> battery/speed/runtime/patience to go more than a few miles.  So the
> robot initializes it's position on a rectangular grid from the lat/lon
> returned by the GPS when it comes up, just like the big jets, and that's
> the only time it uses the GPS.   All the location calculations and
> navigation are done thereafter with odometry, which seems to work fine.
>
> Seems like Francis' NASCAR systems could do the same thing.  So the
> question remains, if odometry is more accurate than the GPS, why use a
> GPS at all?  Why not just go with the (more accurate) odometry, and skip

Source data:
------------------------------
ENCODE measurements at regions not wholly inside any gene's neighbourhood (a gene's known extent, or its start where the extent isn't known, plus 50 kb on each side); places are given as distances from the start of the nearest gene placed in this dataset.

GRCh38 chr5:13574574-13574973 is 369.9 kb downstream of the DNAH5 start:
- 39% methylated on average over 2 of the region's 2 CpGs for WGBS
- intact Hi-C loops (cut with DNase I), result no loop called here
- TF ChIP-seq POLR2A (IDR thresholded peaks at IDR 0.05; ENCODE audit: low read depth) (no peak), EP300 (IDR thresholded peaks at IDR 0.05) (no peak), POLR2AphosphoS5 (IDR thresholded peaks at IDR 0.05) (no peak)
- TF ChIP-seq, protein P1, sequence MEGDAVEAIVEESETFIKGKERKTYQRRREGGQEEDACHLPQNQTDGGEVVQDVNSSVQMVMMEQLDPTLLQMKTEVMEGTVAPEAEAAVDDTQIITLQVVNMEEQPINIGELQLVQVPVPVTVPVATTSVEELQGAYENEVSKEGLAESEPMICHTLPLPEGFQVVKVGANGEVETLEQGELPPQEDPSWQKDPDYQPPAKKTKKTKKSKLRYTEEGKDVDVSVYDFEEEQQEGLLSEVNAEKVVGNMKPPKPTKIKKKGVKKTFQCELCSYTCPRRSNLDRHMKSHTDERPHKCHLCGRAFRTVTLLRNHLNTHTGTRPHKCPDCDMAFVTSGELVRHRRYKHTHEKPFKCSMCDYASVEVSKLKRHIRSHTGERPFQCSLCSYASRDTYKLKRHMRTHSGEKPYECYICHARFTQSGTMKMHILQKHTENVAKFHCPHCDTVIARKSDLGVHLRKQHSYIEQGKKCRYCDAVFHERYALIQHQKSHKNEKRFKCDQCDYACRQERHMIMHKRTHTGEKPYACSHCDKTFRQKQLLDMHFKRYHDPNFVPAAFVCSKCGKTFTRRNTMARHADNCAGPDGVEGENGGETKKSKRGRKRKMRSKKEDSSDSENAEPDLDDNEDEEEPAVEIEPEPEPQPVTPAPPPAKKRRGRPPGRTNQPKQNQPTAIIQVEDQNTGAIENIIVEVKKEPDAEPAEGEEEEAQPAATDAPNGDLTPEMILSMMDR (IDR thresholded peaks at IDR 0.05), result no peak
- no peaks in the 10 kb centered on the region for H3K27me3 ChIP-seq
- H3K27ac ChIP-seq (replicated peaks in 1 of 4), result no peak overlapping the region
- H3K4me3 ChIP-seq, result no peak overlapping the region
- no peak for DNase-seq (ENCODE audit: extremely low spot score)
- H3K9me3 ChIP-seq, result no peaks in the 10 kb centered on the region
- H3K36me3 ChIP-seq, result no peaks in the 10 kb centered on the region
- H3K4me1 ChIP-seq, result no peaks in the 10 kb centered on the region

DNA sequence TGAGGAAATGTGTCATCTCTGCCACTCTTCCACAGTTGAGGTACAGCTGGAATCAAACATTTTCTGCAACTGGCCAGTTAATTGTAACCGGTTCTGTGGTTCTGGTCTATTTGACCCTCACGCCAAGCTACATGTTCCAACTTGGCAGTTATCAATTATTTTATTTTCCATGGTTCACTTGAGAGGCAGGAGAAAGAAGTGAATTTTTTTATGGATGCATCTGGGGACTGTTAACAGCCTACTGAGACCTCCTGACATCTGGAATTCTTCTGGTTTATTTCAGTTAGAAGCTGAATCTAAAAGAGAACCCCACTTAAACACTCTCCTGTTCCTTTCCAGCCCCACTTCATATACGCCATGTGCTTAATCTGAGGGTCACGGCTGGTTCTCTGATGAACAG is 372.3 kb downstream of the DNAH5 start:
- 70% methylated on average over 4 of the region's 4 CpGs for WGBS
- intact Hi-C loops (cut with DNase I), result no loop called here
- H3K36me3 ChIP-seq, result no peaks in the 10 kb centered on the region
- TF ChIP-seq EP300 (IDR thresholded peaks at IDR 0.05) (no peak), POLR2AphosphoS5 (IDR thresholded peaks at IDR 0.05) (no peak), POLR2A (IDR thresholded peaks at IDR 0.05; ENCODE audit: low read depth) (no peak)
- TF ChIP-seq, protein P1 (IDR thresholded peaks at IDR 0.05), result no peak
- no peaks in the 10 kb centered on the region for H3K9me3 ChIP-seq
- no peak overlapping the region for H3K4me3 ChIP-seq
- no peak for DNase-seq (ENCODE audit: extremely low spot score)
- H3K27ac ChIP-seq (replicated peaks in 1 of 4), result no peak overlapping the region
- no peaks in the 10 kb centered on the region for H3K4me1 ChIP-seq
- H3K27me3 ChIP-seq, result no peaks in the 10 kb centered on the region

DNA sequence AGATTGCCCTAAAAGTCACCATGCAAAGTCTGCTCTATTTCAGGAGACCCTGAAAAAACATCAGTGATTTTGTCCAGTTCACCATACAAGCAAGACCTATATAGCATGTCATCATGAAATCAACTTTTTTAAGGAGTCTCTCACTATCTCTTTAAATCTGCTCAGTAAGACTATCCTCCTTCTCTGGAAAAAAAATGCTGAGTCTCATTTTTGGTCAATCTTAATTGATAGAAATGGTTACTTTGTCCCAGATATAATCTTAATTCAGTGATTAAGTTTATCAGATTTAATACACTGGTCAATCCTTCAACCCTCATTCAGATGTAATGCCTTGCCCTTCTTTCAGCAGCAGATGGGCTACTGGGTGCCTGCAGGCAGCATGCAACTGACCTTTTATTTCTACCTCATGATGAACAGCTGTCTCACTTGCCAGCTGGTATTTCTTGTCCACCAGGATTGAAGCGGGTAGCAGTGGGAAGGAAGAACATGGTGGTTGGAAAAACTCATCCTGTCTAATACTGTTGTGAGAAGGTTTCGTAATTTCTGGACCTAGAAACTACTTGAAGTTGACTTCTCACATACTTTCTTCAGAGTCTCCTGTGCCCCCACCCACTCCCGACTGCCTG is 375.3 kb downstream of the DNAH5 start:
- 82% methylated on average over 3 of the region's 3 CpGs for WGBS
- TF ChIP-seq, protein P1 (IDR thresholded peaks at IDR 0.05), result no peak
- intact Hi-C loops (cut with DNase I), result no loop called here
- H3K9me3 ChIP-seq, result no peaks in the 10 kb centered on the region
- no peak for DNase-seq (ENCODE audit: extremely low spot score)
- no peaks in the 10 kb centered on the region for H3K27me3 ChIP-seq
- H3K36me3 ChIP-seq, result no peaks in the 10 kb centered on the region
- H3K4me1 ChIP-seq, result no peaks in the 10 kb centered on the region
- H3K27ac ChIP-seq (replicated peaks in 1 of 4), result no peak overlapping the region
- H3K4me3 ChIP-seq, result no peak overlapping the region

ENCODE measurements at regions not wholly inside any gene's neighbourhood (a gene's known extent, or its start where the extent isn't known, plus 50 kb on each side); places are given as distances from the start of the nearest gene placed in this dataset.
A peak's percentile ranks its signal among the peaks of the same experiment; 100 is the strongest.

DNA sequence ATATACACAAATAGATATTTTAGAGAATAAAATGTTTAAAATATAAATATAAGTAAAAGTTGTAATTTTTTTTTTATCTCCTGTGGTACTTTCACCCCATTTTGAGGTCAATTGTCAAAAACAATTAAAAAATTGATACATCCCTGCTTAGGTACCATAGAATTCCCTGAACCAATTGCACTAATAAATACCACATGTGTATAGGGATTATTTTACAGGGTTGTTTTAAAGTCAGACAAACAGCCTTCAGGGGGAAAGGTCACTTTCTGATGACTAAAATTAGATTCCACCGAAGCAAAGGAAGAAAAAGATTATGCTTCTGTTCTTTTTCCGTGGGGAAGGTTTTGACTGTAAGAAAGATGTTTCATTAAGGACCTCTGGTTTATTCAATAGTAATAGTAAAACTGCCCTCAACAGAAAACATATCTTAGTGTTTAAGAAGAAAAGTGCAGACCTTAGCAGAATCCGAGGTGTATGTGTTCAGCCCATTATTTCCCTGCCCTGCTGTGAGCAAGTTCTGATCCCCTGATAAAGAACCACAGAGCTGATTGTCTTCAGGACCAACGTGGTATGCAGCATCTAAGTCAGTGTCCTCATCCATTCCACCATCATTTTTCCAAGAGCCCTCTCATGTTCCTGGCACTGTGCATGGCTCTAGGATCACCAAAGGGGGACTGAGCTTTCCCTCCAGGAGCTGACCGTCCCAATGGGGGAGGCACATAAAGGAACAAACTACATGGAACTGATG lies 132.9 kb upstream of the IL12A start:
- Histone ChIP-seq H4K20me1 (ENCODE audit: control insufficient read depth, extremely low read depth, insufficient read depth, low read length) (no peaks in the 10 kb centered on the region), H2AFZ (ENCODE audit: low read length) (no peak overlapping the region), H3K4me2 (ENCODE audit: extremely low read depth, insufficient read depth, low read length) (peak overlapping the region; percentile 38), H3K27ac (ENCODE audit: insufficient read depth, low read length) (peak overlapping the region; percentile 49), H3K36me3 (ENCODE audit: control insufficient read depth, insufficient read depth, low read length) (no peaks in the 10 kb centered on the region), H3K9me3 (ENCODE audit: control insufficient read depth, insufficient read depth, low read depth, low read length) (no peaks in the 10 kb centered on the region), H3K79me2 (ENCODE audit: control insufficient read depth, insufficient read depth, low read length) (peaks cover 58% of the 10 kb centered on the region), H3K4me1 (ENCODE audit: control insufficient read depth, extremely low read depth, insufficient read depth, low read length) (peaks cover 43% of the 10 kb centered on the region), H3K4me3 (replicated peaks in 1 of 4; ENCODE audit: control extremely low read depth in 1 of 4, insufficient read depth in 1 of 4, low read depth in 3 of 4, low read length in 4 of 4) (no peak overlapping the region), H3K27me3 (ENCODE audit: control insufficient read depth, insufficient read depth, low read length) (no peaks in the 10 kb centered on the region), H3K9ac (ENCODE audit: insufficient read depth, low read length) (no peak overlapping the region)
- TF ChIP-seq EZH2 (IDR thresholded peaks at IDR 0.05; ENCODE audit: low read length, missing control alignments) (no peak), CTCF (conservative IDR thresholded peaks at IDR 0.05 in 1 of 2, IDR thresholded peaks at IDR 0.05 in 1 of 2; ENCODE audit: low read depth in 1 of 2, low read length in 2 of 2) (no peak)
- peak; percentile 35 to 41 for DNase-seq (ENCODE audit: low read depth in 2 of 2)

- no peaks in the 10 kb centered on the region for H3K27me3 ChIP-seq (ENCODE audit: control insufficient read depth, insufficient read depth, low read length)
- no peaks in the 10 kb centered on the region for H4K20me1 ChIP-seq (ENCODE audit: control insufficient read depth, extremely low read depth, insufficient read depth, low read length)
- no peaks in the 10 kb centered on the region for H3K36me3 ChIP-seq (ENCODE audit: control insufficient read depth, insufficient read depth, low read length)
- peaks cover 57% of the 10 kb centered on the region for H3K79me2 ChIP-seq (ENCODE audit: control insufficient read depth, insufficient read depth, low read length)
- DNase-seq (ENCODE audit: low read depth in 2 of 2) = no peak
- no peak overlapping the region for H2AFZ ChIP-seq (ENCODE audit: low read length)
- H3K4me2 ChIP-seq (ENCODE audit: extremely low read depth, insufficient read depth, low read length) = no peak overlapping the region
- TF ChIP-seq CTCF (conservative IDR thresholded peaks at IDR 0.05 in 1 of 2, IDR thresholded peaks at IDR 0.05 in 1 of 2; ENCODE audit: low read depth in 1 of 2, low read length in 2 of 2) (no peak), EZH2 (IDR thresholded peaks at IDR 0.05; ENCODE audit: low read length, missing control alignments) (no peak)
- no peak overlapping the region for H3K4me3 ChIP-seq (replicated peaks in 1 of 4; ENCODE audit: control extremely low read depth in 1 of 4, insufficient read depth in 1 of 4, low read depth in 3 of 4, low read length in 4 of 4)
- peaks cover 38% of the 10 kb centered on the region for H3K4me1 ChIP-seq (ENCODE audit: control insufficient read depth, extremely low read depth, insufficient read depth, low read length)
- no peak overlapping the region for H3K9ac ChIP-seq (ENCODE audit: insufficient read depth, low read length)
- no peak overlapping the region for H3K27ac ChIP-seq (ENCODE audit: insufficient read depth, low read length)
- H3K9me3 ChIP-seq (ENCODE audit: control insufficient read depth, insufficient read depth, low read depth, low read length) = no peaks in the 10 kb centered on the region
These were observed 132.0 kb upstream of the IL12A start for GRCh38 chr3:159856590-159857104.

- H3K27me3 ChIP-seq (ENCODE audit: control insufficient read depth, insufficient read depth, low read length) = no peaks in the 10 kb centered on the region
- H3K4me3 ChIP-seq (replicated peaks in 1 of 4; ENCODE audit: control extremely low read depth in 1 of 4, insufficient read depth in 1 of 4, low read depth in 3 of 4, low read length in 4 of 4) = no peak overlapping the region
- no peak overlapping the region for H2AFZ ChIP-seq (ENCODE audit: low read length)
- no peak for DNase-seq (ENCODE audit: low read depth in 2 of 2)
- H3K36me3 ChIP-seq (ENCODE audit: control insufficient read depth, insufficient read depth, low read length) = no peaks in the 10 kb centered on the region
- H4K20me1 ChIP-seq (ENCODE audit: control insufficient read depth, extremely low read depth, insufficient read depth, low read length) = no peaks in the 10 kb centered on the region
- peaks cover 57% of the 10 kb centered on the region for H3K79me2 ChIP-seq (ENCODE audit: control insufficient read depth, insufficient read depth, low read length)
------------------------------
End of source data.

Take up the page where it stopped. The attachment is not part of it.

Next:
> the GPS and Kalman filter?
>
> thanks
> dpa
>
>
>
> On 10/24/2013 05:11 PM, Tom Brusehaver wrote:
>> I know for the big jets, the flight management system or computer
>> (FMS or FMC) needed to be initialized with a Lat/Lon. Now that
>> the aircraft have GPS, the GPS is used to initialize the FMS
>> automatically.
>>
>> Kalman filters are just taking noisy data and making it usable.
>> The data the filter is using can come from any source.
>>
>> Air Traffic RADAR processors use Kalman filters to predict tracks
>> of aircraft. They don't have any accelerometer or gyros, just
>> range and azimuth inputs from the RADAR.
>>
>> On Thu, Oct 24, 2013 at 4:54 PM, David Anderson <davida at smu.edu> wrote:
>>> I want to add my thanks also for Francis' presentation last week at RBNO.
>>> Excellent.
>>>
>>> The lecture cleared some things up for me, and also prompted some questions.